Seafarers Happiness Index report reveals how seafarers are affected by Covid-19
The latest Seafarers Happiness Index report, published today by The Mission to Seafarers, has revealed real insight into the lives of seafarers during the global Covid-19 pandemic.
The Mission to Seafarers reveals insight into how seafarers are affected by Covid-19 and the need for the industry to provide support
The latest Seafarers Happiness Index report, published today by The Mission to Seafarers, has revealed real insight into the lives of seafarers during the global Covid-19 pandemic. The report has revealed that seafarer happiness is lower, with clear concerns about current safety and welfare provision for those serving at sea. Seafarers are urgently calling for improved connectivity between shore and sea and the need for greater support across the industry during this unprecedented time.
The index, undertaken in association with the Shipowners’ Club and Wallem Group, is a tool for measuring the experiences of seafarers across the global maritime industry. As expected, the latest report has provided a platform for seafarers to share their experiences of life at sea during the pandemic, with overall seafarer happiness dropping to 6.30 in Q1 2020, down from 6.39 since Q4 2019. This is a special Covid-19 report which focuses on workload, shore leave and interaction of crew on board, as these were the main areas raised by seafarers within this quarter’s survey.
Limited shore leave taking its toll
Responses regarding shore leave show that seafarers are not being able to benefit from welfare facilities ashore, which in turn hugely impacts their mental wellbeing. Even when shore leave is possible, the cost of shore passes, access to transport and health fears can impact the decision to go ashore. Additionally, given ships are reduced to minimum crewing levels, taking shore leave requires cover, forming further issues regarding logistics. Many seafarers are prioritising completing their contract and getting home rather than getting ashore when in port, further emphasising the need to ensure vessels are suitable places to spend extended time.
There are reports of social conflicts rising onboard when it comes to the ability to enjoy downtime and the spaces and provisions for relaxation, particularly given the diverse nationalities onboard. Onboard camaraderie is tested when seafarers feel under stress and existing tensions are exacerbated, particularly as more seafarers worry about family at home, and feel disconnected from loved ones. This stress makes it harder to interact onboard and puts further strain on relationships with fellow crew members.
Growing workload and contract extensions
Additionally, this quarter’s results indicated that crews are experiencing growing workloads, particularly exacerbated as many seafarers are having to stay onboard for longer than their normal contracts owing to COVID-19 restrictions on movement. There is a sense of detachment between ship and shore, with numerous criticisms about the way in which work and expectations are managed and the need to keep vessels to “hospital standards” of hygiene, with the relentless struggle to keep vessels virus free.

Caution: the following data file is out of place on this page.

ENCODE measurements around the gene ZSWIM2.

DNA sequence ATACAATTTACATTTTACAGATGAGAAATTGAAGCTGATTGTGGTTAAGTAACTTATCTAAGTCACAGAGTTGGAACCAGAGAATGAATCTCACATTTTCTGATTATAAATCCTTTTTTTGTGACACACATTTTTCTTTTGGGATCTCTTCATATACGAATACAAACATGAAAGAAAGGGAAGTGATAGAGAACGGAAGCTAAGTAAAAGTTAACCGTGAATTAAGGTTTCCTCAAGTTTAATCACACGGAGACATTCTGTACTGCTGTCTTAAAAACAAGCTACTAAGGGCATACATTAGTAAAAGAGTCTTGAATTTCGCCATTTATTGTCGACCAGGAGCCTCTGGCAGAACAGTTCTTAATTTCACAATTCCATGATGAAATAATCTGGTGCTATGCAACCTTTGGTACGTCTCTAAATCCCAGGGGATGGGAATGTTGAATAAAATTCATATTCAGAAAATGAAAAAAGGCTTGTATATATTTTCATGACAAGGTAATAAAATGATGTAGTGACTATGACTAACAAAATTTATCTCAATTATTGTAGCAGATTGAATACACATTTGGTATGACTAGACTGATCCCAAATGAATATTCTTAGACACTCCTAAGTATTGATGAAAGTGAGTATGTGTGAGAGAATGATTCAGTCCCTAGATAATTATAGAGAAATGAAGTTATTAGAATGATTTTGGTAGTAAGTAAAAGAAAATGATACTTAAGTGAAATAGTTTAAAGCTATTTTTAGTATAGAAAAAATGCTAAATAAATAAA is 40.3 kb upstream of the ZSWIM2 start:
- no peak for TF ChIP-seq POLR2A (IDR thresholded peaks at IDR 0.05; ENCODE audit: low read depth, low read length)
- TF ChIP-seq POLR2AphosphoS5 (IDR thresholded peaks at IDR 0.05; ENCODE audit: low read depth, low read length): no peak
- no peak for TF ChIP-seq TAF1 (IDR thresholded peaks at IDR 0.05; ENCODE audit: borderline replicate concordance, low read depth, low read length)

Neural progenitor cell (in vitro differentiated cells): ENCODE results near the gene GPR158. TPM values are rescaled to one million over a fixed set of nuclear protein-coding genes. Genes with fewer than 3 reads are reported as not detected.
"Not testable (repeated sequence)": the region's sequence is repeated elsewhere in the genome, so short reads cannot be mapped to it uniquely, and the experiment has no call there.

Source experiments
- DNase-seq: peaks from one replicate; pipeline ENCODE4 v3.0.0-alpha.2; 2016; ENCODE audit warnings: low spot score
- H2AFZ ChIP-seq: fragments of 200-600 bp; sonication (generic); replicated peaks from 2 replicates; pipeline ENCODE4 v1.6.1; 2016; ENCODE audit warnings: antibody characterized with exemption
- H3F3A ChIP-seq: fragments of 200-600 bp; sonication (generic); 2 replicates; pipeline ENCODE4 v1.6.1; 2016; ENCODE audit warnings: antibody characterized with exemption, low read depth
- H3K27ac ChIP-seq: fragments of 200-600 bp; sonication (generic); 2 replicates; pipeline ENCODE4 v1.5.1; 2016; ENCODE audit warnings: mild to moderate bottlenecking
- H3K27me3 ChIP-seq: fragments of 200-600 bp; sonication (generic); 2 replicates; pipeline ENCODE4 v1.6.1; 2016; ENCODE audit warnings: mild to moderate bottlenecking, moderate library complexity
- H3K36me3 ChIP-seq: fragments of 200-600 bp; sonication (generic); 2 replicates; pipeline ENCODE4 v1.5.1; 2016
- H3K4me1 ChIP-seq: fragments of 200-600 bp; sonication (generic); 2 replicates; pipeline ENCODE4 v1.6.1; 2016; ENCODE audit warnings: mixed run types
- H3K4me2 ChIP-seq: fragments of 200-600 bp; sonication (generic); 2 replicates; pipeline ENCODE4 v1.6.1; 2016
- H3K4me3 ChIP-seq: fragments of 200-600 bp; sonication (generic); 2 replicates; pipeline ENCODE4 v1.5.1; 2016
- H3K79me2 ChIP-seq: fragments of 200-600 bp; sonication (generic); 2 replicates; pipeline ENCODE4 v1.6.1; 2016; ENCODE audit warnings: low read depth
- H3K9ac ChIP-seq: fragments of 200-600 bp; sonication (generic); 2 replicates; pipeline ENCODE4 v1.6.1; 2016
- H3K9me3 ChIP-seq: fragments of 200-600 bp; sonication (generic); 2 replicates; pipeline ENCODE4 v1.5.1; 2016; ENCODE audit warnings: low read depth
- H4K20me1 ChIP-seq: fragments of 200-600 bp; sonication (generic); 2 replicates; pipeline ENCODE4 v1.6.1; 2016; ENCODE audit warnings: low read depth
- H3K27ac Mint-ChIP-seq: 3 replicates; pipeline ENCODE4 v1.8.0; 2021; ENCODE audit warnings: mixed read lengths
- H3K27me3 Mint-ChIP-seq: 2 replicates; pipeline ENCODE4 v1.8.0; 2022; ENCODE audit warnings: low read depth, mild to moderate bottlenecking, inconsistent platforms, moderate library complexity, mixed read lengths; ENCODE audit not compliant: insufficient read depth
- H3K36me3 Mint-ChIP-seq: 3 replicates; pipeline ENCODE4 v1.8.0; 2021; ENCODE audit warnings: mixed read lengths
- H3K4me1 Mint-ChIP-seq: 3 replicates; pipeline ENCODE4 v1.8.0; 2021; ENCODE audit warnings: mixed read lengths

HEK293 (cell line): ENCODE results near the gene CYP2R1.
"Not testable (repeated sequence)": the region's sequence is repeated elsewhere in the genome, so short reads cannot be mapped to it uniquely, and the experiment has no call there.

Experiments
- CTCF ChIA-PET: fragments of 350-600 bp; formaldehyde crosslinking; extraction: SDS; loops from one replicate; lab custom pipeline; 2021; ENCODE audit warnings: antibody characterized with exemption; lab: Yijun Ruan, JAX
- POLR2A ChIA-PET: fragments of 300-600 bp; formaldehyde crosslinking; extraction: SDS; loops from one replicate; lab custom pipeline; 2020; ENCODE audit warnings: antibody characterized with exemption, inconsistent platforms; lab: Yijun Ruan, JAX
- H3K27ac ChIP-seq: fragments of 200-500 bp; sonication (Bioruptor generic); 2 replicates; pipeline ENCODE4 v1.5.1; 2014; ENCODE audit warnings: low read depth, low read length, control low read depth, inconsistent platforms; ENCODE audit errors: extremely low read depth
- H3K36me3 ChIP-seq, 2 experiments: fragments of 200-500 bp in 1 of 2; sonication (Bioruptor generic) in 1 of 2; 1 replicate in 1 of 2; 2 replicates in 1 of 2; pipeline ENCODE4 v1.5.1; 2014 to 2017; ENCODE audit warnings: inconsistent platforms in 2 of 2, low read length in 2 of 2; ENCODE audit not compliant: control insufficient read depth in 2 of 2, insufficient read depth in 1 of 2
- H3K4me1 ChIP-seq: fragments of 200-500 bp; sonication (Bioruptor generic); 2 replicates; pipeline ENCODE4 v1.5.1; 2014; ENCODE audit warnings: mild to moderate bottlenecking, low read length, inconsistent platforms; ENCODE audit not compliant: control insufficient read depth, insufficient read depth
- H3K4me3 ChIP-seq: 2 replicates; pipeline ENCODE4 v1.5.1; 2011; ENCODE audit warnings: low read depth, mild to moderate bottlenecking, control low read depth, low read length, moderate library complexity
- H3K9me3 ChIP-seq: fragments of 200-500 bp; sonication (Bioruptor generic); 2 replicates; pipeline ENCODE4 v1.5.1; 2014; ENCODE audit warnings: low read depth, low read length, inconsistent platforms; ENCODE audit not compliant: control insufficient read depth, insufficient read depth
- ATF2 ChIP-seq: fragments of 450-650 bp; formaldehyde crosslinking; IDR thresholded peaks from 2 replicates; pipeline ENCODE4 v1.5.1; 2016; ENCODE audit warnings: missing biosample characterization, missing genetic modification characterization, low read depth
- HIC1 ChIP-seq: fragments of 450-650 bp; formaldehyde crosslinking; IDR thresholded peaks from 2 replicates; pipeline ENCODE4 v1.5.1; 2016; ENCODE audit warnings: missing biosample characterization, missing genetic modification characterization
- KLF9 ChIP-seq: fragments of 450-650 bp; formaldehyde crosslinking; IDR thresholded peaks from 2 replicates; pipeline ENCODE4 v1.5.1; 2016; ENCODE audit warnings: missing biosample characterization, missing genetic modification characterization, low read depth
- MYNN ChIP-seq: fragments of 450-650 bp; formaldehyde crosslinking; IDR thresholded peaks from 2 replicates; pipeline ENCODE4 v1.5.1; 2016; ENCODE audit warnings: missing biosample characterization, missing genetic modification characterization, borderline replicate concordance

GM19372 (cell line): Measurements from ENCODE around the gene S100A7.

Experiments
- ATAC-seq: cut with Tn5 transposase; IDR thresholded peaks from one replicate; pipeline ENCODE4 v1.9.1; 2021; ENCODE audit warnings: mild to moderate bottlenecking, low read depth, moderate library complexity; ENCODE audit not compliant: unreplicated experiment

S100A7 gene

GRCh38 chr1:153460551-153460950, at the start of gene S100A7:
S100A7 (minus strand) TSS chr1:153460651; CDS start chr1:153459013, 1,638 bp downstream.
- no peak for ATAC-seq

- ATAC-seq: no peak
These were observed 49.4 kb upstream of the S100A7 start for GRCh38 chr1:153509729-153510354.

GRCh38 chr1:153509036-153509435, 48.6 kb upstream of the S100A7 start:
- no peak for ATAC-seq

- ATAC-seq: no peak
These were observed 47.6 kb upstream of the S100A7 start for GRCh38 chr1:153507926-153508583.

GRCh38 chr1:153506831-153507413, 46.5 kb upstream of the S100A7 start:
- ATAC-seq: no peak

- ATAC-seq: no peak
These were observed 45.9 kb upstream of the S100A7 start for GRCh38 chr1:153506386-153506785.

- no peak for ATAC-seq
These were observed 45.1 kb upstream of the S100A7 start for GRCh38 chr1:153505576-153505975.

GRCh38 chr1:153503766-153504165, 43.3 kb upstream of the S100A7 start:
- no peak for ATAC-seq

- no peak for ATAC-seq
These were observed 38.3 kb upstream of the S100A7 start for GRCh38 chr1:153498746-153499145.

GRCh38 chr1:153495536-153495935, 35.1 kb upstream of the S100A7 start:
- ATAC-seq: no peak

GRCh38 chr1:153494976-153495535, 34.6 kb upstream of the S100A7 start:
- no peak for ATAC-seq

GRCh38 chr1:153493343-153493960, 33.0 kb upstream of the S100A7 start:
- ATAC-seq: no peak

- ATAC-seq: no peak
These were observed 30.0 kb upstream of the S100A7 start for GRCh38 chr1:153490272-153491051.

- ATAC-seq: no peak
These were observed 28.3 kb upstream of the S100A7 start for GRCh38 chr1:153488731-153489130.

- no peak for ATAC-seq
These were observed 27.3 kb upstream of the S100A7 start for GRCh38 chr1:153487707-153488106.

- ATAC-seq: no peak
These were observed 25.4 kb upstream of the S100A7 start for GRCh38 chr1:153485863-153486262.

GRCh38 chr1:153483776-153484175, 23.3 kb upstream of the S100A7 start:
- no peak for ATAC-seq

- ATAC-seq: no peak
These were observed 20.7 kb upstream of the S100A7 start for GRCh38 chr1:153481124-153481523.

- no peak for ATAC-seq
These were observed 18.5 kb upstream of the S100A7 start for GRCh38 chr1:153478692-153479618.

Growing concerns over seafarer health and wellbeing
Across all responses, the call from seafarers was clear. The combination of increased workloads, extended contracts and increased isolation leaves the majority of seafarers feeling stressed, anxious and exhausted. This risks undermining the quality of their work and safety standards. Seafarers need better connectivity, including internet access as a basic necessity to combat isolation and to improve the connection between sea and shore to ensure seafarers feel protected by the decisions made on shore. Seafarers also voiced anxiety about shore staff boarding vessels given the risk of infection. The industry has a responsibility to ensure seafarers are and feel protected and safe within the workplace.
Steven Jones, Founder of the Seafarers Happiness Index, commented: “This report highlights how essential it is to have a survey where seafarers can share their views. The industry can gain real insights into how we can improve support for our seafarers, particularly in these challenging times. It is paramount that industry calls for seafarers to be recognised as key workers are acted upon and that we support those who are maintaining our global supply chains. Protecting our seafarers is key to protecting our industry. It is our duty and responsibility to provide them with all the tools needed to be safe, particularly while many are prevented from returning home.”
Louise Hall, Director – Loss Prevention at the Shipowners’ Club commented: “This pivotal edition of the Happiness Index highlights the pressures and fears of those serving on board during the Covid-19 pandemic. It is our belief, that by collecting and sharing this information, we are helping to inform the many facets of the maritime industry of the critical concerns of our seafarers at this most challenging time.”
Frank Coles, Chief Executive Officer, Wallem Group, commented: “The relevance and value of the index has never been more important than at this critical time. While it shows a downward trend, I am sure it is nothing to what would be reported if it was done now.”
Still a sense of pride
While this report highlights the increasingly heavy workloads and social tensions on board some vessels, it was also clear that there is pride in the work they do. Now more than ever, it is paramount that the industry puts seafarers at the heart of their decision making, ensuring vessels are put in lay-up in locations that have internet access and ports can open, where possible, to allow access to seafarers’ centres.
Once again, The Mission would like to offer its thanks to all the seafarers who contributed to the latest survey. To read the full report online, click here.